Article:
Opinion

Last Chance for the Atlantic Bluefin Tuna?

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The highest level of marlin bycatch in the U.S. is taken by U.S. pelagic longline vessels in the Gulf of Mexico targeting yellowfin tuna. According to NOAA observer data, the bycatch of documented discarded billfish in the Gulf in 2007 and 2008 included 1031 billfish caught, with 400 dead discards, 589 live releases, 36 lost, and 7 unknown condition.

And the only offshore Atlantic species in worse shape than marlin is the North Atlantic bluefin tuna. Yet this summer, the National Marine Fisheries Management Service (NMFS) issued a notice that they may allow longliners in the Gulf of Mexico to take even more bluefin where they are spawning, catch even more swordfish and encourage more longline effort into the marlin spawning season.

“Directed” fishing for bluefins or marlin while targeting swordfish and yellowfin tuna is illegal. But longliners are allowed to keep up to three bluefins as “bycatch,” and the fish are worth so much on the market they are incentivized to set out miles and miles of baited hooks in the bluefin's only known spawning aggregation in the Western Atlantic, the gyres off the loop current in the Gulf of Mexico.

The announcement outraged a broad array of anglers and conservation advocates, as evidenced by the turnout by CCA members, Billfish Foundation Members, and conservation organizations such as the Pew Environment Group, at a hearing held in late July at IGFA headquarters.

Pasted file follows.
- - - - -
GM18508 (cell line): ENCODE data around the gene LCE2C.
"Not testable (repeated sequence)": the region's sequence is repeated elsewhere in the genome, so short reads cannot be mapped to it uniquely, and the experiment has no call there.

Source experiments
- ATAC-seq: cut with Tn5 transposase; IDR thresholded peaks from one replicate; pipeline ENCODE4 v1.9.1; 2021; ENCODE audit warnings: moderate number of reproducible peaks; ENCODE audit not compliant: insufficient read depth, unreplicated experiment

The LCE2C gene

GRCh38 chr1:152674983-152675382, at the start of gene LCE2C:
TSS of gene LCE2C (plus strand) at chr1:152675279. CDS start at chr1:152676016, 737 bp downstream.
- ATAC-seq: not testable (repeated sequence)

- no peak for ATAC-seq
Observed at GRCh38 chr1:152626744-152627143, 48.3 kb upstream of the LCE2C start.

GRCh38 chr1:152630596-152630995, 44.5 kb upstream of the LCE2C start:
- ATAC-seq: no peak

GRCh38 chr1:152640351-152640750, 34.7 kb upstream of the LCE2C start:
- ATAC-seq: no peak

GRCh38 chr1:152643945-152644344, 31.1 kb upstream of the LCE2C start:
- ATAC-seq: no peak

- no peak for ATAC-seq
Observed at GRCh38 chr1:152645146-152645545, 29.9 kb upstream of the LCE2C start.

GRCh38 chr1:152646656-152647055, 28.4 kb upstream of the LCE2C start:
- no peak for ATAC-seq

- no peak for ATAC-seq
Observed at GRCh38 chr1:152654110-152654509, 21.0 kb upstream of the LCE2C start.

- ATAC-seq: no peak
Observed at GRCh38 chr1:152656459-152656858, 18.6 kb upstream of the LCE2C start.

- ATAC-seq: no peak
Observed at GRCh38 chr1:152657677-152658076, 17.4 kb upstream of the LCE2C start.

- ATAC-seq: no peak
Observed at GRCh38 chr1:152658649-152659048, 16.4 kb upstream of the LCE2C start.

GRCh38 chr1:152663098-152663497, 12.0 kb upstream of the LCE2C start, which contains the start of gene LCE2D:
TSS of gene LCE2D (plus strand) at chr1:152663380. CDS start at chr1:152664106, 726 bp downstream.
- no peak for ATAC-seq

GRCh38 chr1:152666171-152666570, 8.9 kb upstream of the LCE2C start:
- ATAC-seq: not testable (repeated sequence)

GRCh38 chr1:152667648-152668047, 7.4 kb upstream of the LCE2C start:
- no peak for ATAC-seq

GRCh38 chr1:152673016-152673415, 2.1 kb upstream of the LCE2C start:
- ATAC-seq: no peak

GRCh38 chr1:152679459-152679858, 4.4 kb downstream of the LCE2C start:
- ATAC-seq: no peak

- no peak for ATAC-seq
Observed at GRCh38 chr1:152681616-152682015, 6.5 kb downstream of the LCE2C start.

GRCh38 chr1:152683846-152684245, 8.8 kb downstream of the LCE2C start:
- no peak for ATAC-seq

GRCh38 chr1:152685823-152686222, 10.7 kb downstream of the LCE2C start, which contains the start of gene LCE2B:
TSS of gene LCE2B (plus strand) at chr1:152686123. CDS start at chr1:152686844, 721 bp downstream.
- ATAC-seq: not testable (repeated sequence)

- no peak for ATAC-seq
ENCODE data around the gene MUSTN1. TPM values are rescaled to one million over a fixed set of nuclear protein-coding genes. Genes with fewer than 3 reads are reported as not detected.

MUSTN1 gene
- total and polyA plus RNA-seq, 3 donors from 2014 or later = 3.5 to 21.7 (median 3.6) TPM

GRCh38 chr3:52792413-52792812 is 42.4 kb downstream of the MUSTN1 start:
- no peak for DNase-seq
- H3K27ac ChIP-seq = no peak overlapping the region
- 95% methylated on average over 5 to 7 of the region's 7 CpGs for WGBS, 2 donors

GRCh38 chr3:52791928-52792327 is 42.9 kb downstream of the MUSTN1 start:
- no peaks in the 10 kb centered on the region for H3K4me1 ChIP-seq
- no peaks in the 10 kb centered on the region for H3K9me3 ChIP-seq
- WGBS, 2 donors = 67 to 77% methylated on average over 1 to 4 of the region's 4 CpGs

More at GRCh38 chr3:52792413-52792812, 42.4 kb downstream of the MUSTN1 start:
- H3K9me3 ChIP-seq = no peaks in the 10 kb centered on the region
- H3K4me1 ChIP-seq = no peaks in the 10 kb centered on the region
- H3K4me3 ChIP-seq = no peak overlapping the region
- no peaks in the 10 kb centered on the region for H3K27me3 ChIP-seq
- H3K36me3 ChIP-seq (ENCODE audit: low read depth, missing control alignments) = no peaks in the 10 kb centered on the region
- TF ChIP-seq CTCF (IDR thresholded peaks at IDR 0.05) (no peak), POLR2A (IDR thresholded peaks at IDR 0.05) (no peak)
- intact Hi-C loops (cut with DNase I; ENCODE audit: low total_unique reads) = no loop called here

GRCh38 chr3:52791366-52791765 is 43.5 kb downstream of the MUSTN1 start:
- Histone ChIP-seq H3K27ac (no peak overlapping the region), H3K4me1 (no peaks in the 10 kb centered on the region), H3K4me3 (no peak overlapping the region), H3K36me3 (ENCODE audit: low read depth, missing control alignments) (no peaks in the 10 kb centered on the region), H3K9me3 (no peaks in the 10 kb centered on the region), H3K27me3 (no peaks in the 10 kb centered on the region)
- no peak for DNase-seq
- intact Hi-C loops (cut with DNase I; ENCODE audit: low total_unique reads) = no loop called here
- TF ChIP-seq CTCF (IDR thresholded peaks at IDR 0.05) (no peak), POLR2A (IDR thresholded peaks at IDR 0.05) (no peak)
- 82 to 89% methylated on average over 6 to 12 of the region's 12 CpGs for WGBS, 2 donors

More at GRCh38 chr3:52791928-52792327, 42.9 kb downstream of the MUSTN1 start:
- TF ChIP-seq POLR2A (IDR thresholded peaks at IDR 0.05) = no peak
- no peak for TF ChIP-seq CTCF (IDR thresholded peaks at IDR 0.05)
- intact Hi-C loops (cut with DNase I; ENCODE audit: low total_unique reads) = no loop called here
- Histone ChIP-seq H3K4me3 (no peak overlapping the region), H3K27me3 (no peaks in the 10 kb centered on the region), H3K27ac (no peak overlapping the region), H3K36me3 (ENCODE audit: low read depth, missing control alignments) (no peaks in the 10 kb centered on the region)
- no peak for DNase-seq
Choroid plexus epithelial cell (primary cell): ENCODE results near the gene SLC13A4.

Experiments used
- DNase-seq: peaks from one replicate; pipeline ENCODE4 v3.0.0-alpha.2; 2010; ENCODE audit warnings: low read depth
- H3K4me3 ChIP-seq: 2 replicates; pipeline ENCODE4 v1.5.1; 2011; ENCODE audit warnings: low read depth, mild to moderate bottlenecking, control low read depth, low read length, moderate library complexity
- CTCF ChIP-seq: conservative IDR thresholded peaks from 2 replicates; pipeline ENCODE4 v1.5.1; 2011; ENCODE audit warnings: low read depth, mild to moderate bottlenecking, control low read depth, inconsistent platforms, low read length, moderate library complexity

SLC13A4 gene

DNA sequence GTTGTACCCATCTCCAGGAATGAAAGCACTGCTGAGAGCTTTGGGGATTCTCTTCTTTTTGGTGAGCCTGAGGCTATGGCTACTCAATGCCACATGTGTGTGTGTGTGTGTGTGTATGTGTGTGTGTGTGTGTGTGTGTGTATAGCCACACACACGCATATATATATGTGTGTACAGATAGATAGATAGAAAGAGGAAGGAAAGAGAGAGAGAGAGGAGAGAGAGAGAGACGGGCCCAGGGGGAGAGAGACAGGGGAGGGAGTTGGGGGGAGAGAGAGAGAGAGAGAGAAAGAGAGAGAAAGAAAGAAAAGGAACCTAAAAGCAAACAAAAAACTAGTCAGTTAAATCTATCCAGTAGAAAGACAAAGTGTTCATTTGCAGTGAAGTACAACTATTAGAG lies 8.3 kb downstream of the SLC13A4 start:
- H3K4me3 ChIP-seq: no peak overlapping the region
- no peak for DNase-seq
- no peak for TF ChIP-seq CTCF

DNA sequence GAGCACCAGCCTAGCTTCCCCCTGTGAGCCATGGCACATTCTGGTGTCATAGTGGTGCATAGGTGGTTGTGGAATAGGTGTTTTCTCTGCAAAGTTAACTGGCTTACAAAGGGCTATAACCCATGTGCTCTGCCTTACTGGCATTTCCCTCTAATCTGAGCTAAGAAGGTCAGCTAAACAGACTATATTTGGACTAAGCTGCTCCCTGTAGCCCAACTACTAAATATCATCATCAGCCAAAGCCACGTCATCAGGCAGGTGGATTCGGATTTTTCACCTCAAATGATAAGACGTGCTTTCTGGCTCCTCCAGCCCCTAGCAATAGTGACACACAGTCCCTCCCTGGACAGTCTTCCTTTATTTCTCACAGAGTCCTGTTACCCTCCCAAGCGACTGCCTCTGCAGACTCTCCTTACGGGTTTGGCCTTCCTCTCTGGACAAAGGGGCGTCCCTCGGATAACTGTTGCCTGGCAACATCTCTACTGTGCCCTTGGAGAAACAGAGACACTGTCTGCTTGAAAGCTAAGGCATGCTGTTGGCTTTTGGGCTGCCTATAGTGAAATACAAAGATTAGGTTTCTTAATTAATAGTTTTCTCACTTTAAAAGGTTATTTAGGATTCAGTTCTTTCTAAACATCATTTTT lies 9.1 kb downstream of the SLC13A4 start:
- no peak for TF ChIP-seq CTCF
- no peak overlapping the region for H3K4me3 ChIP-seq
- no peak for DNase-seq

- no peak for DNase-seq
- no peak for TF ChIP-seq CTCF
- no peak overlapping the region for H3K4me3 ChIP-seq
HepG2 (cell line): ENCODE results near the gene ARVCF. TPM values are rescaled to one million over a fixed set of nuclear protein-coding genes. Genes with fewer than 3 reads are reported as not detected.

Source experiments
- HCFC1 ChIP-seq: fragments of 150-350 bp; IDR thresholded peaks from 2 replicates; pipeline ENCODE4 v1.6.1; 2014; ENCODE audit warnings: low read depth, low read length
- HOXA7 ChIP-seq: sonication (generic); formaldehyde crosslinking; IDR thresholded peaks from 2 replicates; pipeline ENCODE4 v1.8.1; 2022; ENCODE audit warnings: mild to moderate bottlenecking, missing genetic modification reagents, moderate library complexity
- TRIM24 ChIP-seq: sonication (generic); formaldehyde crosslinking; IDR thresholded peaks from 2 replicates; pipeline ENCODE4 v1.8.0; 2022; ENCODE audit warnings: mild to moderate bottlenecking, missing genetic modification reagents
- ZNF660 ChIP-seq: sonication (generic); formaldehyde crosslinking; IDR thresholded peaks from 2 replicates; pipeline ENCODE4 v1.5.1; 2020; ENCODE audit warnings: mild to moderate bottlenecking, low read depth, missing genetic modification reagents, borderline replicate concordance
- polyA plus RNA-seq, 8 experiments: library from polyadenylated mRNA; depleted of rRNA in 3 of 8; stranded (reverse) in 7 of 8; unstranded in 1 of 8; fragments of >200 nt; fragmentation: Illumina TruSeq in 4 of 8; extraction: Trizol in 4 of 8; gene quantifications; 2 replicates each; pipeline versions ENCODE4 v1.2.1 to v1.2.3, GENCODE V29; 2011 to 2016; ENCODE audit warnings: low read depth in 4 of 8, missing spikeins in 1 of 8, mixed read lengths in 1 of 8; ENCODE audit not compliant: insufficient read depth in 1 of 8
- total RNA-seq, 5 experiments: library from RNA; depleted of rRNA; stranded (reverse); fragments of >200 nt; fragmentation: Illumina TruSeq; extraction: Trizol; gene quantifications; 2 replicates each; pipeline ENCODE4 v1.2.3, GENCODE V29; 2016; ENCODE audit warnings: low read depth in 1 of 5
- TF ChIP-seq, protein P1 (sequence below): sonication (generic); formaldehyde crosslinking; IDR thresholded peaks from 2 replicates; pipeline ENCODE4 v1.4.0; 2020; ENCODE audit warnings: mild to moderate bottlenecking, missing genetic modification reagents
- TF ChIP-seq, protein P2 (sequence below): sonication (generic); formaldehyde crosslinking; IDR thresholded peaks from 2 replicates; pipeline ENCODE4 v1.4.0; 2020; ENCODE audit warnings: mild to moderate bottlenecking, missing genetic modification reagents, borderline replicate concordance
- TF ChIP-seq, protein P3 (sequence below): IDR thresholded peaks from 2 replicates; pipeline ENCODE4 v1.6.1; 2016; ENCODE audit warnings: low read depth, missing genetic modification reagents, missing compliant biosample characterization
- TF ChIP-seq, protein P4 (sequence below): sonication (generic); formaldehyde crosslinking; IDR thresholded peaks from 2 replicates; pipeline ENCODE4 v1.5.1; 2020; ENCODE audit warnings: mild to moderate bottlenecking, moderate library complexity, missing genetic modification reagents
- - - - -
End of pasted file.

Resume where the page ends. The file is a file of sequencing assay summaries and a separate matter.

A broad coalition of fishing and conservation groups see this threat as an opportunity to judo-flip longline industry pressure on NMFS into a ban of pelagic longlining in the Gulf of Mexico, at least during bluefin spawning season (February through May), and marlin spawning season, which occurs in the late spring and summer months. At the same time, they hope to convince U.S. Fish & Wildlife Service to support what's called a CITES Appendix 1 listing for bluefins. A CITES listing bans the trade of endangered species. For example, ivory cannot be taken across borders. So, a CITES listing would solve the problem on the supply end to Japan, the demand from which is driving the overfishing in the Mediterranean and in the Western Atlantic. (A CITES listing would not prevent the sale of bluefins in the U.S. or recreational anglers from targeting them.)

Public comment on the proposed bluefin and swordfish rule changes ends Monday, August 31. Bluefin, marlin and the many types of bycatch including sea turtles need your support. Please send NMFS a strong, three-fold message: 1) Demand an extension of the public comment period so that you have adequate time to make detailed comments; 2) Oppose increases in allowable bluefin bycatch; and 3) Fight to see the spawning areas of bluefin tuna and marlin closed to longlining.

For more information and to sign the action alert, visit www.billfish.org. You can also send a personalized message to the email address provided on those links.